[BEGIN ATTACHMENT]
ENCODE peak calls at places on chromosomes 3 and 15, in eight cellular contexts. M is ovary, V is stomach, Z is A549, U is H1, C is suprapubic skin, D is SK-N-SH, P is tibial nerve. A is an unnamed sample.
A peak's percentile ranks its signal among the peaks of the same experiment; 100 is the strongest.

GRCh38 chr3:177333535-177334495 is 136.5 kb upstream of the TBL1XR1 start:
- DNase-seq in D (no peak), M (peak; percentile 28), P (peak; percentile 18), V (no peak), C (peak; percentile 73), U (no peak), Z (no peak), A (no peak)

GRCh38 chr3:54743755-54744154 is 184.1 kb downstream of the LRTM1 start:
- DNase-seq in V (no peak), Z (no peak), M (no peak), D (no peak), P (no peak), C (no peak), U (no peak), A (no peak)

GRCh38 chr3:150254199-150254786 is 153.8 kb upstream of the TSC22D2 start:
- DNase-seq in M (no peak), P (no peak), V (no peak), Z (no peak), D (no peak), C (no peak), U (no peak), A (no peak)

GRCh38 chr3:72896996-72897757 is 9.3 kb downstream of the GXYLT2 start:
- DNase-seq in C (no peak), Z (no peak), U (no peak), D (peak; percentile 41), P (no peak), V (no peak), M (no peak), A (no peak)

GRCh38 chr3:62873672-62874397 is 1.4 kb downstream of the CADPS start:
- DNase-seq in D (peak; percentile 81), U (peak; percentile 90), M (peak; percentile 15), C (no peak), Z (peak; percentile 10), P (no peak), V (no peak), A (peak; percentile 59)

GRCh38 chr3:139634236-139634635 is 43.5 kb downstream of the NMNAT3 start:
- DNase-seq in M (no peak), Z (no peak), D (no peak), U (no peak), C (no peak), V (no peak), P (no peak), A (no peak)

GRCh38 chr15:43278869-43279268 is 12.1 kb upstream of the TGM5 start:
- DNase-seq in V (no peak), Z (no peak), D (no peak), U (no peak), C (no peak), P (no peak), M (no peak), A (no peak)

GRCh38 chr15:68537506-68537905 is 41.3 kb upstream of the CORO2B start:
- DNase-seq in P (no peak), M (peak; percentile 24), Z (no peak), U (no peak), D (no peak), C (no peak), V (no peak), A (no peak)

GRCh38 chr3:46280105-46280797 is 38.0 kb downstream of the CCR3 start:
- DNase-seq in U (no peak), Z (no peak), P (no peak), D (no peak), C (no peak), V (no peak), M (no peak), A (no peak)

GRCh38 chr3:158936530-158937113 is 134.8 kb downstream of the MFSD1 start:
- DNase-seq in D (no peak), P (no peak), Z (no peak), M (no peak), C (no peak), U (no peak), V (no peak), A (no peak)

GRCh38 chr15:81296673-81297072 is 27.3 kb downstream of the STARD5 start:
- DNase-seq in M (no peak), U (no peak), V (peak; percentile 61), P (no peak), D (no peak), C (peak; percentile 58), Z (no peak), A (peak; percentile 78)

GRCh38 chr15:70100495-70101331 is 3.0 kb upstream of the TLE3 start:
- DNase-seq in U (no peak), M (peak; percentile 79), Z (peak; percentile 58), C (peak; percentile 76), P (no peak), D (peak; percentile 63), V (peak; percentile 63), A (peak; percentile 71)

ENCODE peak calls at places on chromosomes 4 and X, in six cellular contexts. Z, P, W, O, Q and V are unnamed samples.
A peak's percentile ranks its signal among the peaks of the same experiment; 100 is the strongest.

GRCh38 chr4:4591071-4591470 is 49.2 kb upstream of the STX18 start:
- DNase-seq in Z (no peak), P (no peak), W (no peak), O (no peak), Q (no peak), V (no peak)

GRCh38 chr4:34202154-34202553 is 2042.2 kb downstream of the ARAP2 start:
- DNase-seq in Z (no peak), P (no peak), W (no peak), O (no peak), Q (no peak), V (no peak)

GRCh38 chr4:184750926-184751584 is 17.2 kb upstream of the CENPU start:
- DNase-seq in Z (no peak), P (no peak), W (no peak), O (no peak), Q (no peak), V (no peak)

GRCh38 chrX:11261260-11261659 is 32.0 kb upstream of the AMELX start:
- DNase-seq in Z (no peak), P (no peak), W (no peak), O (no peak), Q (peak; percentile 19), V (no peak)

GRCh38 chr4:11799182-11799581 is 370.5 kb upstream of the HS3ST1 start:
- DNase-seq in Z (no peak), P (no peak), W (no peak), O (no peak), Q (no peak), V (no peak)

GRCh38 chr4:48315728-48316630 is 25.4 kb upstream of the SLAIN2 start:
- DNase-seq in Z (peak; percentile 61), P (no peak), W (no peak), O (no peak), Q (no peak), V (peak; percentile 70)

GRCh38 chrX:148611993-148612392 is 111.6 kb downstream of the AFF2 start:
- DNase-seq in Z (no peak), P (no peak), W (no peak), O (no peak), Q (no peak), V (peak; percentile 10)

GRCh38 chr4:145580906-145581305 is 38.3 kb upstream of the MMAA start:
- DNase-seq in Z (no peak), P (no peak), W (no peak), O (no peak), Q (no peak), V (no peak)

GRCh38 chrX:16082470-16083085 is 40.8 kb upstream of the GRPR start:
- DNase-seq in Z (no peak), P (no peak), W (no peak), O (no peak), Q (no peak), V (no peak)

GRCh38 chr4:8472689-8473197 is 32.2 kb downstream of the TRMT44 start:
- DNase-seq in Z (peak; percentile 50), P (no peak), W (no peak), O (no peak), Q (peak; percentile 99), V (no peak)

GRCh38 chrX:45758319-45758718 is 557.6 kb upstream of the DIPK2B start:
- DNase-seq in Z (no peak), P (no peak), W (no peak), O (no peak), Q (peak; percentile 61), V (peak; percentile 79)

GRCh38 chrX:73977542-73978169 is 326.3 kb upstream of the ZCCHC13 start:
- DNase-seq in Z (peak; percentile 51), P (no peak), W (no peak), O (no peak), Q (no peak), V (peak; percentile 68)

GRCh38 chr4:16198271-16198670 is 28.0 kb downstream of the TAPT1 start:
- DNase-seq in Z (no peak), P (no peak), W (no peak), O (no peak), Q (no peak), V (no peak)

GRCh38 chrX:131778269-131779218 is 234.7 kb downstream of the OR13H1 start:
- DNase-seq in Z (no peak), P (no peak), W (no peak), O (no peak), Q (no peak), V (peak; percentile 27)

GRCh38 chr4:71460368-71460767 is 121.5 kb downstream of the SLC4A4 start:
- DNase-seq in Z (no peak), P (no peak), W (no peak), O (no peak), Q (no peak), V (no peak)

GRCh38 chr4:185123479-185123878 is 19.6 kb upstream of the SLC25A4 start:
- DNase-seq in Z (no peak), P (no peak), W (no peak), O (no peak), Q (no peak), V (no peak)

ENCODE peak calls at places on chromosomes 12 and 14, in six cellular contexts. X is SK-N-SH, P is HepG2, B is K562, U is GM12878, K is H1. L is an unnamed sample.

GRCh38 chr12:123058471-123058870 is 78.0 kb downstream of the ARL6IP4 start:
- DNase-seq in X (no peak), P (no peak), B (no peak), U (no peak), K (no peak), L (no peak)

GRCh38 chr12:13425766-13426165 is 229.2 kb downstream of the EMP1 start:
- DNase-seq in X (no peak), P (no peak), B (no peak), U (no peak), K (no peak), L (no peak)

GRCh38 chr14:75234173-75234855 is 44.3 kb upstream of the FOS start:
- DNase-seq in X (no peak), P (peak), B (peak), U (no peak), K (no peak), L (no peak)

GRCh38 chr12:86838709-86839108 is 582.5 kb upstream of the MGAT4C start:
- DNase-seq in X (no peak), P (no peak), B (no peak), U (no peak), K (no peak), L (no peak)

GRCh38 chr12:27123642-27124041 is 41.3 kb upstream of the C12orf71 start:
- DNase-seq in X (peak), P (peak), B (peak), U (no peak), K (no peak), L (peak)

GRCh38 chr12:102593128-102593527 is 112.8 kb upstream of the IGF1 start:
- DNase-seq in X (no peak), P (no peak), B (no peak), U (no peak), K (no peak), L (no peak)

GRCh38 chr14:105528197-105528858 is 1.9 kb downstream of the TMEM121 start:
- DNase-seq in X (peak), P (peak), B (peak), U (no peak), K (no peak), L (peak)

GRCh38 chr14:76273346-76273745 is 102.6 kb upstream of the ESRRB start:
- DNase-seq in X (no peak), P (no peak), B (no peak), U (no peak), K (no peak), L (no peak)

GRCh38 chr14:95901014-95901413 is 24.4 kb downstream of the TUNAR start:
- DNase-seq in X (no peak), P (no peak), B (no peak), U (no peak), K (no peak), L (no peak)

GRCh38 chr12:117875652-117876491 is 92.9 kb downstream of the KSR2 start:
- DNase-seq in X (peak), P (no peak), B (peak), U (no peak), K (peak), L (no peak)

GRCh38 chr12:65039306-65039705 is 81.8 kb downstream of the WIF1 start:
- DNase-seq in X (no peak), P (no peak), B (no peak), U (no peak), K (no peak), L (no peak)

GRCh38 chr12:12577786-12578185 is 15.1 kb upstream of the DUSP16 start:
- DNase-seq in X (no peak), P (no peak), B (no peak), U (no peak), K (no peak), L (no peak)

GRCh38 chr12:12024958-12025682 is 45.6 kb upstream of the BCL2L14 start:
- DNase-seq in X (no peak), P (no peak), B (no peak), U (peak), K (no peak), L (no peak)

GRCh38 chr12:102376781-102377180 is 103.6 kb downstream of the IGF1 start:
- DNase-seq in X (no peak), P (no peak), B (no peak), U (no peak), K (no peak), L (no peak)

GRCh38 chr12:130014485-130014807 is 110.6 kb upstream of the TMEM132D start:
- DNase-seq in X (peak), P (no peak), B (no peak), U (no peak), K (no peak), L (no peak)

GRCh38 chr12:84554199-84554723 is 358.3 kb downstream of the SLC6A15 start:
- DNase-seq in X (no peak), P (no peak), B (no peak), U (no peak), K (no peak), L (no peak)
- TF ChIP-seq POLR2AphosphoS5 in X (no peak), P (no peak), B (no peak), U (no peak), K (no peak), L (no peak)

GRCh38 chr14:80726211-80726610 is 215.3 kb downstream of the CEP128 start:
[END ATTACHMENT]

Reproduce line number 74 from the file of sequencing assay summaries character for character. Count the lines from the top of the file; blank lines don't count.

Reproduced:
GRCh38 chr14:105528197-105528858 is 1.9 kb downstream of the TMEM121 start: